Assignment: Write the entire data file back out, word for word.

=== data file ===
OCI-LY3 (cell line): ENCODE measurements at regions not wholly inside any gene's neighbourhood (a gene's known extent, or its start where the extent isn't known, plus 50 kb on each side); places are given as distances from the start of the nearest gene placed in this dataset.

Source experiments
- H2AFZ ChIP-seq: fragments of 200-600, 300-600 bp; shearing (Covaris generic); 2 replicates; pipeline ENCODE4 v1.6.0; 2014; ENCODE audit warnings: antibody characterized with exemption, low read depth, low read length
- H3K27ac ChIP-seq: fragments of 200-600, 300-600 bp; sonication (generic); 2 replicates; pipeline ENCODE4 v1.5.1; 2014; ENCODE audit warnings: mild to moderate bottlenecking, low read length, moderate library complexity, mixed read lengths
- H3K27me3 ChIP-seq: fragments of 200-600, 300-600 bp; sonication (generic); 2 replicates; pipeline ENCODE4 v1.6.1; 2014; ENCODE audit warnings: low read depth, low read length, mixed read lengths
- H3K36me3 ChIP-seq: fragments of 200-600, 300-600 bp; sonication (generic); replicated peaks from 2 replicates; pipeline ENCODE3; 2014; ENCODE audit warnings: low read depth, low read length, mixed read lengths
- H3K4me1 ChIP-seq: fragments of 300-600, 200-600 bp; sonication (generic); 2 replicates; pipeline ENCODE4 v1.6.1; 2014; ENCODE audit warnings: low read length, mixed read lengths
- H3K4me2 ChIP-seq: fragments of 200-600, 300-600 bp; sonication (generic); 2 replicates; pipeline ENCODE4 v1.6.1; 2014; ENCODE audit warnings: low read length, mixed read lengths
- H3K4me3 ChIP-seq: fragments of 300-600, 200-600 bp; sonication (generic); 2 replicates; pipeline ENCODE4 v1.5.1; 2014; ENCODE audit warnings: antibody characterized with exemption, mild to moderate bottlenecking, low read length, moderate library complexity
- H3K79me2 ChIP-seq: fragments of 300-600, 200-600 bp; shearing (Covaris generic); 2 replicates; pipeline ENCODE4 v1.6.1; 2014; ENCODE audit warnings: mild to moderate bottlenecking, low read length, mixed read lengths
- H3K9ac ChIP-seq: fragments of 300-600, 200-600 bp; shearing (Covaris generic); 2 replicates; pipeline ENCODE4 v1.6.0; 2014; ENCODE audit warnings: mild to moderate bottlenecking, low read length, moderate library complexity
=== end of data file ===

OCI-LY3 (cell line): ENCODE measurements at regions not wholly inside any gene's neighbourhood (a gene's known extent, or its start where the extent isn't known, plus 50 kb on each side); places are given as distances from the start of the nearest gene placed in this dataset.

Source experiments
- H2AFZ ChIP-seq: fragments of 200-600, 300-600 bp; shearing (Covaris generic); 2 replicates; pipeline ENCODE4 v1.6.0; 2014; ENCODE audit warnings: antibody characterized with exemption, low read depth, low read length
- H3K27ac ChIP-seq: fragments of 200-600, 300-600 bp; sonication (generic); 2 replicates; pipeline ENCODE4 v1.5.1; 2014; ENCODE audit warnings: mild to moderate bottlenecking, low read length, moderate library complexity, mixed read lengths
- H3K27me3 ChIP-seq: fragments of 200-600, 300-600 bp; sonication (generic); 2 replicates; pipeline ENCODE4 v1.6.1; 2014; ENCODE audit warnings: low read depth, low read length, mixed read lengths
- H3K36me3 ChIP-seq: fragments of 200-600, 300-600 bp; sonication (generic); replicated peaks from 2 replicates; pipeline ENCODE3; 2014; ENCODE audit warnings: low read depth, low read length, mixed read lengths
- H3K4me1 ChIP-seq: fragments of 300-600, 200-600 bp; sonication (generic); 2 replicates; pipeline ENCODE4 v1.6.1; 2014; ENCODE audit warnings: low read length, mixed read lengths
- H3K4me2 ChIP-seq: fragments of 200-600, 300-600 bp; sonication (generic); 2 replicates; pipeline ENCODE4 v1.6.1; 2014; ENCODE audit warnings: low read length, mixed read lengths
- H3K4me3 ChIP-seq: fragments of 300-600, 200-600 bp; sonication (generic); 2 replicates; pipeline ENCODE4 v1.5.1; 2014; ENCODE audit warnings: antibody characterized with exemption, mild to moderate bottlenecking, low read length, moderate library complexity
- H3K79me2 ChIP-seq: fragments of 300-600, 200-600 bp; shearing (Covaris generic); 2 replicates; pipeline ENCODE4 v1.6.1; 2014; ENCODE audit warnings: mild to moderate bottlenecking, low read length, mixed read lengths
- H3K9ac ChIP-seq: fragments of 300-600, 200-600 bp; shearing (Covaris generic); 2 replicates; pipeline ENCODE4 v1.6.0; 2014; ENCODE audit warnings: mild to moderate bottlenecking, low read length, moderate library complexity